Once up a time there was very sweet little girl named Clementine. She lived in an orphanage in a very poor part of town. However, as empty as the pockets of the nurses and caretakers were, their hearts were as full. Everyone in the orphanage got along like a tight-knit family.
As loving as all the children and caretakers were, Clementine was the kindest of them all. She helped the cooks in the kitchen, she helped plant vegetables in the garden in the early spring, and she helped teach the younger children to read. Of all the jobs she took on, the one she loved the most was telling stories to the sick children in the medical ward. She was cheery all year round, but she was the most cheery during the holiday season, if only for one reason. Every year for Christmas, she received one sweet orange in her stocking. She loved sweet oranges more than any other food. She loved them more than candy. She would make each slice last as long as she could. Then she would save the seeds in a scrapbook she had made. The pages of the scrapbook were labeled by year, and she had saved each seed from every year for as long as she could remember.
One year there was a terrible frost. Many of the orange crops died. One of the caretakers presented Clementine with the bad news. "I’m sorry Clementine, it doesn’t look like there will be any oranges this year. This is most unfortunate because we have a lot of sick children this year, and they need them more than ever." Clementine was very saddened by this; not because she loved the oranges so much, but because she loved the sick children in the ward much more.
She ran back to her room and began to write a letter to Santa Claus. In the letter she asked Santa to help her orphanage this Christmas. She said she didn’t want any oranges for the rest of her life, if it meant that the sick children could have them. Along with the letter, she included a small packet. In the packet were all the orange seeds she had saved over the years. She left the letter on her windowsill and settled in for the night. The wind picked up the letter and delivered it straight to the North Pole. Santa read the letter the next morning. He was so moved by Clementine’s kindness that he decided to take action. He looked at the seeds she had sent and he noticed that most of them were very old. In fact, some of them looked like they had broken in half. He knew he could not plant these seeds because they would not grow.
That year, Santa traveled the world looking for any oranges that he might be able to take to this orphanage. Unfortunately, it looked like all the sweet orange crops had died around the world. He made his final stop in China, where he visited an old friend, a Buddhist monk. The monk ran a temple that devoted much of its time growing mandarin oranges. However, the harvest from that year had been thrown away by the other monks and village people. "I’m sorry Santa. Most of us are very old, and the skins of the mandarins were too tough. We are too weak to peel the tough skin. All we have left are these seeds from last year. Most of them are old. In fact, a lot of them have split in half."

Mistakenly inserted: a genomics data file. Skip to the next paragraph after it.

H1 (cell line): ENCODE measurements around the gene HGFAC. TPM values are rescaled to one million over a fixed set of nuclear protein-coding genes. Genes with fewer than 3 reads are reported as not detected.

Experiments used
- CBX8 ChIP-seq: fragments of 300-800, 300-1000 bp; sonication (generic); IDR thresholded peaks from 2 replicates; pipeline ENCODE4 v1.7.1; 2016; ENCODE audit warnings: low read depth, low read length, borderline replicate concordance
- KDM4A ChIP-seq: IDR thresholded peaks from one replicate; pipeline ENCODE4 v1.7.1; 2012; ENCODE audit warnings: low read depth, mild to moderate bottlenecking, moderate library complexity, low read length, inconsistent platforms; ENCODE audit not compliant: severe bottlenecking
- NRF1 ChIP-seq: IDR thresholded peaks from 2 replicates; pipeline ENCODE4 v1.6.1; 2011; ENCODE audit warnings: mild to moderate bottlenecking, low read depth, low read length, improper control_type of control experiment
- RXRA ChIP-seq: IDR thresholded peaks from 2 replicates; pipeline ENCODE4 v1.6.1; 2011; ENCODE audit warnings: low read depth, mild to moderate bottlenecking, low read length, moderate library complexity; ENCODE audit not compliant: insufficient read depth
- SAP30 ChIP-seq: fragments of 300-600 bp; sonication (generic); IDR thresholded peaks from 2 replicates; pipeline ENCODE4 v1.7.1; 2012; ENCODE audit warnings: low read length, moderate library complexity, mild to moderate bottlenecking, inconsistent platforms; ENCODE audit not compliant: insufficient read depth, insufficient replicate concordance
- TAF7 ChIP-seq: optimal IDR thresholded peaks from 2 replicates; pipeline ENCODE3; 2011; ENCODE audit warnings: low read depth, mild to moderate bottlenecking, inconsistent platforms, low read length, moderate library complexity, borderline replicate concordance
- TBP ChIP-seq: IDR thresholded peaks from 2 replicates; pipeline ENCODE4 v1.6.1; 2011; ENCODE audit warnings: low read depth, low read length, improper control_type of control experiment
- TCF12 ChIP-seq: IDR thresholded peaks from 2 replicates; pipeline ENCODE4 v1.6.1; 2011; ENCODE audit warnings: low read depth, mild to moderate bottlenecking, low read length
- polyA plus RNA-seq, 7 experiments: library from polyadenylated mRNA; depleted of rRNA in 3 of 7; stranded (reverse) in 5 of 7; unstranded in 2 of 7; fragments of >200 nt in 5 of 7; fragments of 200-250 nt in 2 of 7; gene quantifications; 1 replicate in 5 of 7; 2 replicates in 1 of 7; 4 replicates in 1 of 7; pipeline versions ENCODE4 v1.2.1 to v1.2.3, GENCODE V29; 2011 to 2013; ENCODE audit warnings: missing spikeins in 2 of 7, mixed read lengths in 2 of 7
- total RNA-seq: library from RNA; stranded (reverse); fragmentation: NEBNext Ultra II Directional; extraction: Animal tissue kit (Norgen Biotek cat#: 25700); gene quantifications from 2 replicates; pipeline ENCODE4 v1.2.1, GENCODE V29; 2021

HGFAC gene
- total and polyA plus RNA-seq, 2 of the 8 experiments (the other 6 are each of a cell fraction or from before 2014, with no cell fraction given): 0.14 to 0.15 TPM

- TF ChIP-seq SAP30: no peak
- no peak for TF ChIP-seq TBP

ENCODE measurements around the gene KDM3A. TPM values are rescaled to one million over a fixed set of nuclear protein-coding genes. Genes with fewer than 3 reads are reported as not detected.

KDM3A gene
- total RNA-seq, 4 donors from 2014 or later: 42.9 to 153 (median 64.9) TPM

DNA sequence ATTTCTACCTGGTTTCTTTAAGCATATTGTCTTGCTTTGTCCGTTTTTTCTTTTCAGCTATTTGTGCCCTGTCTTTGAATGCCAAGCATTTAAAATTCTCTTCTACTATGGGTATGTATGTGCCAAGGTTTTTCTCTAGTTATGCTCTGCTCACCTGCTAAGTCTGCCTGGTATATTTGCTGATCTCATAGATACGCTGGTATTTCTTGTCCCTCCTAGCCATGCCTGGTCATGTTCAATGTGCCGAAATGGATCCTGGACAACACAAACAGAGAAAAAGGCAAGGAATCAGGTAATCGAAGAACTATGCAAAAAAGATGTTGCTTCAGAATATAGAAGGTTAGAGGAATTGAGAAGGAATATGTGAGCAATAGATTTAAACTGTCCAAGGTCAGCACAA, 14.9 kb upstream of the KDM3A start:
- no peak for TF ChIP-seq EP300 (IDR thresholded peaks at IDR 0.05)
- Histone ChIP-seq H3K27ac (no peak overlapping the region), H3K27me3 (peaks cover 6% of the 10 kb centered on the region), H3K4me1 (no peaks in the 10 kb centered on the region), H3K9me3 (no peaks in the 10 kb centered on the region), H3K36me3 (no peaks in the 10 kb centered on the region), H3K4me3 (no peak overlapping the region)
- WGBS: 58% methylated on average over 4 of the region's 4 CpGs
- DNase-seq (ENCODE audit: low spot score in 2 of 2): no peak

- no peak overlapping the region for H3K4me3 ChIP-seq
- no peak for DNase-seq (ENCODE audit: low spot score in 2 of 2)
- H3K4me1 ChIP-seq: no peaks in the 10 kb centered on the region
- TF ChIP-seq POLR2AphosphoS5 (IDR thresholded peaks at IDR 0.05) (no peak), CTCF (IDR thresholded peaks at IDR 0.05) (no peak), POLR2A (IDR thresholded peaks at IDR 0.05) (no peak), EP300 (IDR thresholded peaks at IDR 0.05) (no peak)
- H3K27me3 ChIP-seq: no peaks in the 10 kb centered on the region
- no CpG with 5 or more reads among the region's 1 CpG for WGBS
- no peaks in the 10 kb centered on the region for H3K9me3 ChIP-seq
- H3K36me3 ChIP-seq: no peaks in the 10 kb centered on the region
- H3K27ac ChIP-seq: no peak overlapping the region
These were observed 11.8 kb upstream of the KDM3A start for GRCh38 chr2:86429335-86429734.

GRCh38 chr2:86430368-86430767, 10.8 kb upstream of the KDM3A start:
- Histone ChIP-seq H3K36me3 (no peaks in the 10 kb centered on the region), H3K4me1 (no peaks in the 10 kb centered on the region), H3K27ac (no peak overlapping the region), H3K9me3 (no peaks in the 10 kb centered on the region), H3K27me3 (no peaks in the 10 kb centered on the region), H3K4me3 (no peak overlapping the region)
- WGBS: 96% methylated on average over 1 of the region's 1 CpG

Santa stood and pondered for a little bit. He knew that this temple was his last resort. All of a sudden he had an idea.
"Head Monk, do you have any bare land for planting?" asked Santa.
"Alas, we only have one acre of land, and it is surrounded by a dark, dead forest."
"It will have to do," said Santa. " I propose that we mix our seeds together and plant them in that acre. Whatever grows we will split in half."
The Monk, believing he had nothing to lose, went along with Santa’s plan. They planted all the seeds in the land. Then, Santa brought out some buckets of melted snow from the North Pole and used it to water the seeds. Some people say that the snow from the North Pole has a little touch of magic in it. They say that it’s what makes the reindeer fly.
Santa and the Monk woke up early the next morning to check on the seeds. What they saw baffled them both. The one-acre of land was full of life. Big trees had sprouted in every direction. It seemed that even the forest surrounding the acre had turned orange and green. Each of the trees was bursting with small ripe fruit. The fruit was smaller than a sweet orange, but bigger than a mandarin.
The Monk reached out and grabbed the first little orange he saw. He peeled back the skin, and noticed how easily it came off. He picked out a slice and ate it. The slice was so sweet and juicy. It was like honey had been poured on his tongue.
There was so much fruit that all the villagers had to help Santa and the monks harvest it all. There was so much fruit, in fact, that everyone in the world received one of these special oranges for Christmas. But Santa saved a special batch that he had picked himself for a special orphanage.
That year, Santa hand-delivered the special oranges to the children at the orphanage. He saved a very special orange for Clementine. He handed her the plumpest one he could find.
"Clementine," he said, " your kind letter inspired me so much that I traveled the world looking for oranges. But I did not find any. Instead, a friend and I used some of his seeds and some of your seeds to grow some oranges. Then, these miracle oranges grew overnight. They are perfect for children, because they are very sweet, juicy, and just the right size. Because they are so perfect, I’ve decided to name them after you. From this day forth they shall be known as Clementines."
And that is why we always have Clementines during the holiday season.